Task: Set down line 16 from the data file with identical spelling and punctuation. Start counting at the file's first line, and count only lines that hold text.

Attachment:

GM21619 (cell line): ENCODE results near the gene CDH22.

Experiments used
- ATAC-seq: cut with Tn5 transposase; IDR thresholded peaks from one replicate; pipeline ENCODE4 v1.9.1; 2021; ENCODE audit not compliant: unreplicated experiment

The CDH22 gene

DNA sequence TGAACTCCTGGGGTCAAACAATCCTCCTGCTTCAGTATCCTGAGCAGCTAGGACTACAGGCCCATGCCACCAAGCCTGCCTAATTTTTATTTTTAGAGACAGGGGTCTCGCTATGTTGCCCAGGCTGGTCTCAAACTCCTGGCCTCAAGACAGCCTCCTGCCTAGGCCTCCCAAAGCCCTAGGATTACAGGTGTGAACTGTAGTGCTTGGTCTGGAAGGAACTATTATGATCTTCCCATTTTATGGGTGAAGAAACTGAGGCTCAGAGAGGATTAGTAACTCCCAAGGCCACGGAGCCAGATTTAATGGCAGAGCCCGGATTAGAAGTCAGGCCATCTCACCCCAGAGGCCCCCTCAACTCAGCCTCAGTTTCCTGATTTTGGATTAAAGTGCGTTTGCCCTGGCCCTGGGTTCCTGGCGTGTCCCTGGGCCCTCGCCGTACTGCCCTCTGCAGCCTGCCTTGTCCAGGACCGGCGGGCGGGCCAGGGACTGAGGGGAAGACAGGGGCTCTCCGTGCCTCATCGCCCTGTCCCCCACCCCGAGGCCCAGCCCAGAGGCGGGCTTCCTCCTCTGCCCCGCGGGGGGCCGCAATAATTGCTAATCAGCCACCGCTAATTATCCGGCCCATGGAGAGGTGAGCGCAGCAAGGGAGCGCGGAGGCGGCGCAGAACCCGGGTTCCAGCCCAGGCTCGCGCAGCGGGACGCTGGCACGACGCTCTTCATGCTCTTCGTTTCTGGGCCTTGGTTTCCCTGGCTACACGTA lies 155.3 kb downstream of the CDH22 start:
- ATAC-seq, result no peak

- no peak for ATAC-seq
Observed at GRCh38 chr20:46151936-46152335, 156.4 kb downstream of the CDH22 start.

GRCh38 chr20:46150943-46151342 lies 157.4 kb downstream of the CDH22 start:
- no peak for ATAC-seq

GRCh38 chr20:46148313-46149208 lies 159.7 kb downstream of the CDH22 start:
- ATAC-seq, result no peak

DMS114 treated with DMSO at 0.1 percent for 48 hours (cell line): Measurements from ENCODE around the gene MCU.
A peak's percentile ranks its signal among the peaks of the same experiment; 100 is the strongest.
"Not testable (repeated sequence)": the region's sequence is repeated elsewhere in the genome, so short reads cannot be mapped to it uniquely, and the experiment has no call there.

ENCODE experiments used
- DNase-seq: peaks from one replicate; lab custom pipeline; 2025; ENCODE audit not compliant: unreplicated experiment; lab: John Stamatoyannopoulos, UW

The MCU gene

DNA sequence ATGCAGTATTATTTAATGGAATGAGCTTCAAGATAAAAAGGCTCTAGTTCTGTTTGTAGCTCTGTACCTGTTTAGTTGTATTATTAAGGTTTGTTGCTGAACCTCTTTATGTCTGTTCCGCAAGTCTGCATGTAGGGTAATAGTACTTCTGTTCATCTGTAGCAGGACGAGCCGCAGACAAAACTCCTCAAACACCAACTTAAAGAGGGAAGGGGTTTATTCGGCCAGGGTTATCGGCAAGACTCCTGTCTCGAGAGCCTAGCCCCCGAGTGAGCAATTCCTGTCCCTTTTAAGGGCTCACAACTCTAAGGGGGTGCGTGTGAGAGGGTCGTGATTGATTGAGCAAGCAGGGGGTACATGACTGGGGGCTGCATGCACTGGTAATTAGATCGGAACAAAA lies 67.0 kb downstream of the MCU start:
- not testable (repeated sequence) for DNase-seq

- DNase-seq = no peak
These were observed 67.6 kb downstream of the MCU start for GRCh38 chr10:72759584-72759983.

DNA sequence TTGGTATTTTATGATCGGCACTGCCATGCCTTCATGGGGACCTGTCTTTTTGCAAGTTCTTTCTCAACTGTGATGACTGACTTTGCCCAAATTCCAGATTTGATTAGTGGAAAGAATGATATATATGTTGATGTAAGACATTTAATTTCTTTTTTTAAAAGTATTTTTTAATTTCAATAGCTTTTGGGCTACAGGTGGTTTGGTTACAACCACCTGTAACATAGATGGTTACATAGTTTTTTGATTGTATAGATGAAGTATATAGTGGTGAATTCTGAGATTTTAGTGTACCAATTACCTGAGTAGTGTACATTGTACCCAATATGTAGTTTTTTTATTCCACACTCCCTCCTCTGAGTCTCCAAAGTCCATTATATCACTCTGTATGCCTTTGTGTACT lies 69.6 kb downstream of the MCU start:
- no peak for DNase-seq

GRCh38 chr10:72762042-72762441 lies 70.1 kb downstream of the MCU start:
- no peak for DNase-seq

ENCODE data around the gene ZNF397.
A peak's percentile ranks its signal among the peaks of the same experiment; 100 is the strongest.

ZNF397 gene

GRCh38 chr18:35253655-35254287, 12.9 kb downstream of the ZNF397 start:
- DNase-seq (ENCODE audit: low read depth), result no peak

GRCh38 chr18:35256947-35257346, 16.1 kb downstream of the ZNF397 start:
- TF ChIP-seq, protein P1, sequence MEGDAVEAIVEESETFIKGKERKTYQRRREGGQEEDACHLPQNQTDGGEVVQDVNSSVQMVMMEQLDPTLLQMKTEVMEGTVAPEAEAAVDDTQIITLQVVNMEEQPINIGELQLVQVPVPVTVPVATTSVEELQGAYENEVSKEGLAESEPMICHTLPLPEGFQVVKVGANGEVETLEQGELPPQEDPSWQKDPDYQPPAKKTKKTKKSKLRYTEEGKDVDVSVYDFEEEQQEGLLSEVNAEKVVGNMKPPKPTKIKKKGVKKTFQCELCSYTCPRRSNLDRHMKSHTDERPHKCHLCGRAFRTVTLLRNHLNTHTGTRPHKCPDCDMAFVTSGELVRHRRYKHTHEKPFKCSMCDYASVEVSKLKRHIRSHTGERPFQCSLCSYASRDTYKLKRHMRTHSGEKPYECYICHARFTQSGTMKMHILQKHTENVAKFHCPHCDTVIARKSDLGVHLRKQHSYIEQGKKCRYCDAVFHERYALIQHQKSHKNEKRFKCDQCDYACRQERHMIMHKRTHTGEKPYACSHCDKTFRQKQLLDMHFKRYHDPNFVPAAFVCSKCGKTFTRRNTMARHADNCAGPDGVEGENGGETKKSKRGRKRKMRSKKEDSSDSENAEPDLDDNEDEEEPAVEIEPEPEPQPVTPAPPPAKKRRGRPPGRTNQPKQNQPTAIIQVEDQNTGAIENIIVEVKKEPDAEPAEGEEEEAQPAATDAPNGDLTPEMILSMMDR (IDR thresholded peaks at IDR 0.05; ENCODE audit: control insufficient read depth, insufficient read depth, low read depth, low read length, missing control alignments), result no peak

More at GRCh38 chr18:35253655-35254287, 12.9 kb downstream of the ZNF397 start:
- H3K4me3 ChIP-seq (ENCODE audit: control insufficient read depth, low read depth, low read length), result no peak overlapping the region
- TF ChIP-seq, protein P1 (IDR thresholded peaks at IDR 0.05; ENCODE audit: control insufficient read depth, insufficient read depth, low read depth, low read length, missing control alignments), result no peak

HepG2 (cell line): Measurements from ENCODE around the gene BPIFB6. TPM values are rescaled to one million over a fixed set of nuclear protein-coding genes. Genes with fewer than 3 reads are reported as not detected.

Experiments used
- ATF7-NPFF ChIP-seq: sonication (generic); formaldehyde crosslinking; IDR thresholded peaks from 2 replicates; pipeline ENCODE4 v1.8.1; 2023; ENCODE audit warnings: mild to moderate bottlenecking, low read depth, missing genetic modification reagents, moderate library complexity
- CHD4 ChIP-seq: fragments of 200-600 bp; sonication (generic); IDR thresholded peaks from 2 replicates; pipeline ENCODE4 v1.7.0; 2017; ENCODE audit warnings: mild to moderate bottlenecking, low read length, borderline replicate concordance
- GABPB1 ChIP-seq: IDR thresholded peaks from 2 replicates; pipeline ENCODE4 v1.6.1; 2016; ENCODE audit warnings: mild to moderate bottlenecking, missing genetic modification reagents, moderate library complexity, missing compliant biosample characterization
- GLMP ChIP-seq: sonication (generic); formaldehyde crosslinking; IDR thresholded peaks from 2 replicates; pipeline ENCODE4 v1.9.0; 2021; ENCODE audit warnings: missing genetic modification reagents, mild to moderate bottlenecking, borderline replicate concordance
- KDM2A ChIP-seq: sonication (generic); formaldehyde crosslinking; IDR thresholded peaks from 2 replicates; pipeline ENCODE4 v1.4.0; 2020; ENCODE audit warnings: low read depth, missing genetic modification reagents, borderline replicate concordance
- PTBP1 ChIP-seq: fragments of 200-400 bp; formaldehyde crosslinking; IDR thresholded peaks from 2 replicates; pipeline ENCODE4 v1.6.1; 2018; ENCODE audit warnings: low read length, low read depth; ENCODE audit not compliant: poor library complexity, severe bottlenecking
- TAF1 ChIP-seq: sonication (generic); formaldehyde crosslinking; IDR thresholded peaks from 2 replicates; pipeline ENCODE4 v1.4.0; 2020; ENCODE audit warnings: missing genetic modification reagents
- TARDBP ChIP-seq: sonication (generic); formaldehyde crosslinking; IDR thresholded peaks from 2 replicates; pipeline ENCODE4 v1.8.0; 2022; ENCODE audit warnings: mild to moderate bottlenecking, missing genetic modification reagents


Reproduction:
ENCODE experiments used